Note: While I am writing and publishing this article on March 31, 2023, most of you will be reading this on April 1, 2023, or later.
The first week of April, 2023 marks the beginning of the enrollment and certification process for financial institutions to start participating in the Federal Reserve’s new FedNow “Instant Payments” services, which is scheduled to launch in July, 2023. (Source.)
What is FedNow?
The FedNow Service is a new instant payment infrastructure developed by the Federal Reserve that allows financial institutions of every size across the U.S. to provide safe and efficient instant payment services.
Through financial institutions participating in the FedNow Service, businesses and individuals can send and receive instant payments in real time, around the clock, every day of the year. Financial institutions and their service providers can use the service to provide innovative instant payment services to customers, and recipients will have full access to funds immediately, allowing for greater financial flexibility when making time-sensitive payments.
The FedNow Service will be deployed in phases, with the initial launch taking place July 2023.
The video below follows a payment over the FedNow Service from start to finish, highlighting what financial institutions need to know about their role in the process.
While many in the alternative media (myself included) have linked the FedNow program to Central Bank Digital Currencies (CBDCs), technically speaking, FedNow is NOT part of the development of CBDCs.
Michelle Bateman, Director of Product Management, Payments at Finastra, is a member of FedNow’s pilot program, and she has stated that the project to develop CBDCs is completely separate from the FedNow Instant Payment service.
And what about central bank digital currency (CBDC)? As has been widely reported, the Fed, like most other central banks in developed nations, is investigating the potential of a digital currency or digital dollar.
Bateman noted that it is still being reviewed, and the two projects are completely separate. (Source.)
The main difference is that once CBDCs are rolled out, consumers will have accounts with a Federal Reserve Bank, while the FedNow program does not. The FedNow program will be offering “Master Accounts” at the Federal Reserve for financial institutions only.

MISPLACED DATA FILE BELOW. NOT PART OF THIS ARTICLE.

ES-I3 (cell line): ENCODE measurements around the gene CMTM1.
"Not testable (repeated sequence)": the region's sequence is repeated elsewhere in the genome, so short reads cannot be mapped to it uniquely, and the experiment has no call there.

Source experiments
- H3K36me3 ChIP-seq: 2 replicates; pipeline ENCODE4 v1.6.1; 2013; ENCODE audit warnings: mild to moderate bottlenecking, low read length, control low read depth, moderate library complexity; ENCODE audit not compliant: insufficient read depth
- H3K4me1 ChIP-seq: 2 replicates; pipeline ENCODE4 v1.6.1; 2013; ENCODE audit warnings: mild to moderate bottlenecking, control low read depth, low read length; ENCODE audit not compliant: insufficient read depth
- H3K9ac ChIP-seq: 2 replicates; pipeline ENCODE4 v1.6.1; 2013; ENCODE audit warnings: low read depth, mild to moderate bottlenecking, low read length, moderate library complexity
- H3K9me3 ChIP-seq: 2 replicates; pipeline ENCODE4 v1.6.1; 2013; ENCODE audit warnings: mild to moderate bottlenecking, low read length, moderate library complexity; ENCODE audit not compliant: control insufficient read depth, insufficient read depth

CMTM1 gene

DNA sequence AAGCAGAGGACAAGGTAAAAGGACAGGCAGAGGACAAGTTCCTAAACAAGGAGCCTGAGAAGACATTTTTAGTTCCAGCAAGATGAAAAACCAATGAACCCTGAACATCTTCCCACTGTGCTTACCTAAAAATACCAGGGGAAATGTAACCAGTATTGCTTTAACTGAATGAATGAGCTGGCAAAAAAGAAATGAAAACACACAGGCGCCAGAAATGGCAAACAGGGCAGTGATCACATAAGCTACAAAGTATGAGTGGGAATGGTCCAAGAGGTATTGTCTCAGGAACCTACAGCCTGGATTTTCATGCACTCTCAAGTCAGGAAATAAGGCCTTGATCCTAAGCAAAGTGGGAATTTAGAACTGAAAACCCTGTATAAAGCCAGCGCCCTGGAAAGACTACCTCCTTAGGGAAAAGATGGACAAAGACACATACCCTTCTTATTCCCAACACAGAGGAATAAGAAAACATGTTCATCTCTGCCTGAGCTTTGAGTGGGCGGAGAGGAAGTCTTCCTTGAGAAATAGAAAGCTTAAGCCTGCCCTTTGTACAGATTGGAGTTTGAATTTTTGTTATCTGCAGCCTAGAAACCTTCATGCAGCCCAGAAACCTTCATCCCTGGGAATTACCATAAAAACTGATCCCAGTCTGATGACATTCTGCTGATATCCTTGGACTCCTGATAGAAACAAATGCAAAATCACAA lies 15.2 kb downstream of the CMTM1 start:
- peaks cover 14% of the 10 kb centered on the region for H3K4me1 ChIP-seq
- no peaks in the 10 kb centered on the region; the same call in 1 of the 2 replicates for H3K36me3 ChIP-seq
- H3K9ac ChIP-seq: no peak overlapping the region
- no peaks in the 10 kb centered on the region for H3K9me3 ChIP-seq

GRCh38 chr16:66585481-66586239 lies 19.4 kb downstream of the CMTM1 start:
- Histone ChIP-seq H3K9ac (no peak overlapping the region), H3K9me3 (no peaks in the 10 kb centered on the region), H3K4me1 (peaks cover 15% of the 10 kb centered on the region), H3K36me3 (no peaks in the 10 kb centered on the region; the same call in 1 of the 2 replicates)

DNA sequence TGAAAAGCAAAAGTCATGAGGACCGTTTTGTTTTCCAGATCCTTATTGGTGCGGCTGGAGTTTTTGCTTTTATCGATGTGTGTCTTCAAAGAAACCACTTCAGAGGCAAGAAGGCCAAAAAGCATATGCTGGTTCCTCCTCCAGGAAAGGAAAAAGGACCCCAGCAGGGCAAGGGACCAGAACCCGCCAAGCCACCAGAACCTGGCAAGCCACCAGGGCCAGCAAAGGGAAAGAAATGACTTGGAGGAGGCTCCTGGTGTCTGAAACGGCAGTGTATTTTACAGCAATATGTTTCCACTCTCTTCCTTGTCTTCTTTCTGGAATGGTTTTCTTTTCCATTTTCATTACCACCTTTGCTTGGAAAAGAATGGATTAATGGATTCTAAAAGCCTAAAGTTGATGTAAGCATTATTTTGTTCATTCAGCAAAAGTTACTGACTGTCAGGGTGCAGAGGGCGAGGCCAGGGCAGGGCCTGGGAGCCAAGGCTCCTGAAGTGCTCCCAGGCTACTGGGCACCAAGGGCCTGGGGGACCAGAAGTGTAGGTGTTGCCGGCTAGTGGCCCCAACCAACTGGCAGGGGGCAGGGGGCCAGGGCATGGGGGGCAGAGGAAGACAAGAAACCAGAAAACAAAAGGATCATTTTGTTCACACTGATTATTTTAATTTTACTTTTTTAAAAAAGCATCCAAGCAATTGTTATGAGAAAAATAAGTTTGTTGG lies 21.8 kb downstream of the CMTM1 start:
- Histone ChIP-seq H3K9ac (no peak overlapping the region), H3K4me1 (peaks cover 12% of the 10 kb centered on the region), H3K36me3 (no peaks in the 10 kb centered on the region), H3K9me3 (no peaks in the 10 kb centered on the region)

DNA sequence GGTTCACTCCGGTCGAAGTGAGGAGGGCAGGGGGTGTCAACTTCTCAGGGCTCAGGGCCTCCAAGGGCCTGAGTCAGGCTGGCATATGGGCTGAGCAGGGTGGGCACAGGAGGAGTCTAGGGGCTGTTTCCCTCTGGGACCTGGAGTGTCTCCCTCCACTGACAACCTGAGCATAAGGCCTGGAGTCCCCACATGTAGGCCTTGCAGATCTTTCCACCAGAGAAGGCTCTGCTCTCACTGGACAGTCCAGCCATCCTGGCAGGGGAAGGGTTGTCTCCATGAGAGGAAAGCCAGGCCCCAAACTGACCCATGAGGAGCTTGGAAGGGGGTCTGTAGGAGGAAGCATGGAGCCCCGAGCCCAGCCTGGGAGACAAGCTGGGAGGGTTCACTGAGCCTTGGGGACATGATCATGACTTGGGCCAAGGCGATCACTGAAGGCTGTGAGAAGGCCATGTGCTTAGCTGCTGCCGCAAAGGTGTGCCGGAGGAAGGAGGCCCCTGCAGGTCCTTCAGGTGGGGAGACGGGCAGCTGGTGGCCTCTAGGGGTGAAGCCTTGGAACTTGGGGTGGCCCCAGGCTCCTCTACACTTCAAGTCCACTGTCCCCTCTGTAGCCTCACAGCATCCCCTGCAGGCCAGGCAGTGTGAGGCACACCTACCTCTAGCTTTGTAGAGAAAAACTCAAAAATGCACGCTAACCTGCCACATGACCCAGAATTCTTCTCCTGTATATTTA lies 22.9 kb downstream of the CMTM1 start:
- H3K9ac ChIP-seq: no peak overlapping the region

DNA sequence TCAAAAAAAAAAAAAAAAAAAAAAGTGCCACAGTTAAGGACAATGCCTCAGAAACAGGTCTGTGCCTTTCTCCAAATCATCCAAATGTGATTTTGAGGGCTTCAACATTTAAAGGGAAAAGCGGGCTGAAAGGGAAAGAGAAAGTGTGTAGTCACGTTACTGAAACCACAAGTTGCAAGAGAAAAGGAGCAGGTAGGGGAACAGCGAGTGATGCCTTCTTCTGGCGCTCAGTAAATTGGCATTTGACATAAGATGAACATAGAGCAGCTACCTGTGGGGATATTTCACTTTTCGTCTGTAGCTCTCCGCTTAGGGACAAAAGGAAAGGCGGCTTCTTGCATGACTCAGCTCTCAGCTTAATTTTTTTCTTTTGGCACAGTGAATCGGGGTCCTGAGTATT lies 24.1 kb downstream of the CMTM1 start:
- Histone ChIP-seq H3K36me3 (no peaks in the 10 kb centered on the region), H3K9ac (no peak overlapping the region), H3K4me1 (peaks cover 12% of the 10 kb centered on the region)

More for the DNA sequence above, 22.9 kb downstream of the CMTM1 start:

However, as I have previously stated, rolling out CBDCs is a mammoth project, and cannot be done overnight. It would be foolish to believe that the FedNow program is not a stepping stone towards CBDCs.
As you can see from the flow chart at the top of this article, with the implementation of the FedNow Instant Transfer program, all the data involving a financial transaction between two “End-Users” will flow through the Federal Reserve banks.
So while they are advertising the FedNow program as a new system that will make payments and wire transfers much quicker and much more convenient, it is also a mass data collection system for the Fed to begin storing private bank information.
Will this include all the personal details of account holders in private banks?
Yes, apparently it does, based on “Operating Circular 1 (OC 1)“, a document on the Federal Reserve website under “Rules and Regulations Resources.”
In that document, Section 6.0 deals with “FEDERAL RESERVE BANK RESPONSE PROGRAM FOR UNAUTHORIZED ACCESS TO SENSITIVE CONSUMER INFORMATION OBTAINED IN THE COURSE OF PROVIDING FINANCIAL SERVICES.”
Section 6.1, “THE RESERVE BANK’S POSSESSION AND USE OF CONSUMER INFORMATION” states:
The Reserve Banks do not hold accounts for individuals and do not provide Reserve Bank services to individuals. In the course of providing Financial Services to Depository Institutions and other authorized users of Reserve Bank services, the Reserve Banks obtain, store, and transmit information that includes Sensitive Consumer Information.
Under the general supervision of the Board of Governors, the Reserve Banks have implemented information security measures designed to protect the security and confidentiality of nonpublic personal information obtained by them, to protect against any anticipated threats or hazards to the security or integrity of such information, and to protect against unauthorized access to or use or reuse of such information that could result in substantial harm or inconvenience to a Depository Institution’s customer.
In other words, the Fed needs all of your “Sensitive” information to protect you from hackers.
What is that “Sensitive Consumer Information”?
Section 6.2 defines that:
Sensitive Consumer Information means a consumer’s name, address or telephone number, in conjunction with the consumer’s social security number, driver’s license number, account number, credit or debit card number, or a personal identification number or password that would permit access to the consumer’s account, if the Reserve Bank or any other party that holds Sensitive Consumer Information as an agent of the Reserve Bank obtains such information in the course of providing Financial Services. (Source.)
How convenient. So when they are ready to roll out CBDCs and establish an account for you, they will already know everything about you and be able to open an account for you at the Federal Reserve, even if you choose not to participate, if your bank was already participating in the FedNow program.
This will save months, if not years, in trying to collect this data in order to implement CBDCs.
It still remains to be seen how many financial institutions decide to participate in FedNow, since it is voluntary. The U.S. Treasury is already part of the program, so if someone wants their tax returns instantaneously, the FedNow service will be very attractive.
Visa and Mastercard are also already part of FedNow. Banks will undoubtedly be pressured to participate for fear of being left out of the advantages of “Instant Payments.”
This appears to be the beginning of the end for “private banking” in the U.S., no fooling.